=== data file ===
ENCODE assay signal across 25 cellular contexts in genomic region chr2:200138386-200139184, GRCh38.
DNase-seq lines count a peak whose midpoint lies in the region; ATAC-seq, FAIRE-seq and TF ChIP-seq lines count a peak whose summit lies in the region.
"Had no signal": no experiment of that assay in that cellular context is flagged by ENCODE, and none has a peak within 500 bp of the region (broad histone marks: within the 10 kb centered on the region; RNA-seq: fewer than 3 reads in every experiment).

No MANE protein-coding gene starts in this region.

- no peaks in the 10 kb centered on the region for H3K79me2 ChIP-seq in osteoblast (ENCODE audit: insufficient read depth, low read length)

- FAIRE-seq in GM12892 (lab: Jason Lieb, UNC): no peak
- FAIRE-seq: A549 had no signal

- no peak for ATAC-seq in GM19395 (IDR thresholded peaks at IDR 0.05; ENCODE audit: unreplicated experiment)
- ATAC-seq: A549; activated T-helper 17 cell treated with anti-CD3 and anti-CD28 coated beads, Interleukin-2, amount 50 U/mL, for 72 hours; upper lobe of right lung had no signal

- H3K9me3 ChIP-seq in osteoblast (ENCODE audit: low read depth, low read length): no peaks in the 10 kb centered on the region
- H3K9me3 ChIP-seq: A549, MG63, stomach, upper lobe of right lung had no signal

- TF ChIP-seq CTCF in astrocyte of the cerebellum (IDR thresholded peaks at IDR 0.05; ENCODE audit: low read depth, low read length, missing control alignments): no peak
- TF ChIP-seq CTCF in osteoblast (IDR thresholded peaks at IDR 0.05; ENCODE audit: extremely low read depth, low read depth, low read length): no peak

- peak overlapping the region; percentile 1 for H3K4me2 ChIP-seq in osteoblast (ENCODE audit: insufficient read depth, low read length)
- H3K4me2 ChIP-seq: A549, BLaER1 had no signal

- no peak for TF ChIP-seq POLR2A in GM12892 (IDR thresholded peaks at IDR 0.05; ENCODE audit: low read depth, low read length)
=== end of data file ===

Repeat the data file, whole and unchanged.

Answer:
ENCODE assay signal across 25 cellular contexts in genomic region chr2:200138386-200139184, GRCh38.
DNase-seq lines count a peak whose midpoint lies in the region; ATAC-seq, FAIRE-seq and TF ChIP-seq lines count a peak whose summit lies in the region.
"Had no signal": no experiment of that assay in that cellular context is flagged by ENCODE, and none has a peak within 500 bp of the region (broad histone marks: within the 10 kb centered on the region; RNA-seq: fewer than 3 reads in every experiment).

No MANE protein-coding gene starts in this region.

- no peaks in the 10 kb centered on the region for H3K79me2 ChIP-seq in osteoblast (ENCODE audit: insufficient read depth, low read length)

- FAIRE-seq in GM12892 (lab: Jason Lieb, UNC): no peak
- FAIRE-seq: A549 had no signal

- no peak for ATAC-seq in GM19395 (IDR thresholded peaks at IDR 0.05; ENCODE audit: unreplicated experiment)
- ATAC-seq: A549; activated T-helper 17 cell treated with anti-CD3 and anti-CD28 coated beads, Interleukin-2, amount 50 U/mL, for 72 hours; upper lobe of right lung had no signal

- H3K9me3 ChIP-seq in osteoblast (ENCODE audit: low read depth, low read length): no peaks in the 10 kb centered on the region
- H3K9me3 ChIP-seq: A549, MG63, stomach, upper lobe of right lung had no signal

- TF ChIP-seq CTCF in astrocyte of the cerebellum (IDR thresholded peaks at IDR 0.05; ENCODE audit: low read depth, low read length, missing control alignments): no peak
- TF ChIP-seq CTCF in osteoblast (IDR thresholded peaks at IDR 0.05; ENCODE audit: extremely low read depth, low read depth, low read length): no peak

- peak overlapping the region; percentile 1 for H3K4me2 ChIP-seq in osteoblast (ENCODE audit: insufficient read depth, low read length)
- H3K4me2 ChIP-seq: A549, BLaER1 had no signal

- no peak for TF ChIP-seq POLR2A in GM12892 (IDR thresholded peaks at IDR 0.05; ENCODE audit: low read depth, low read length)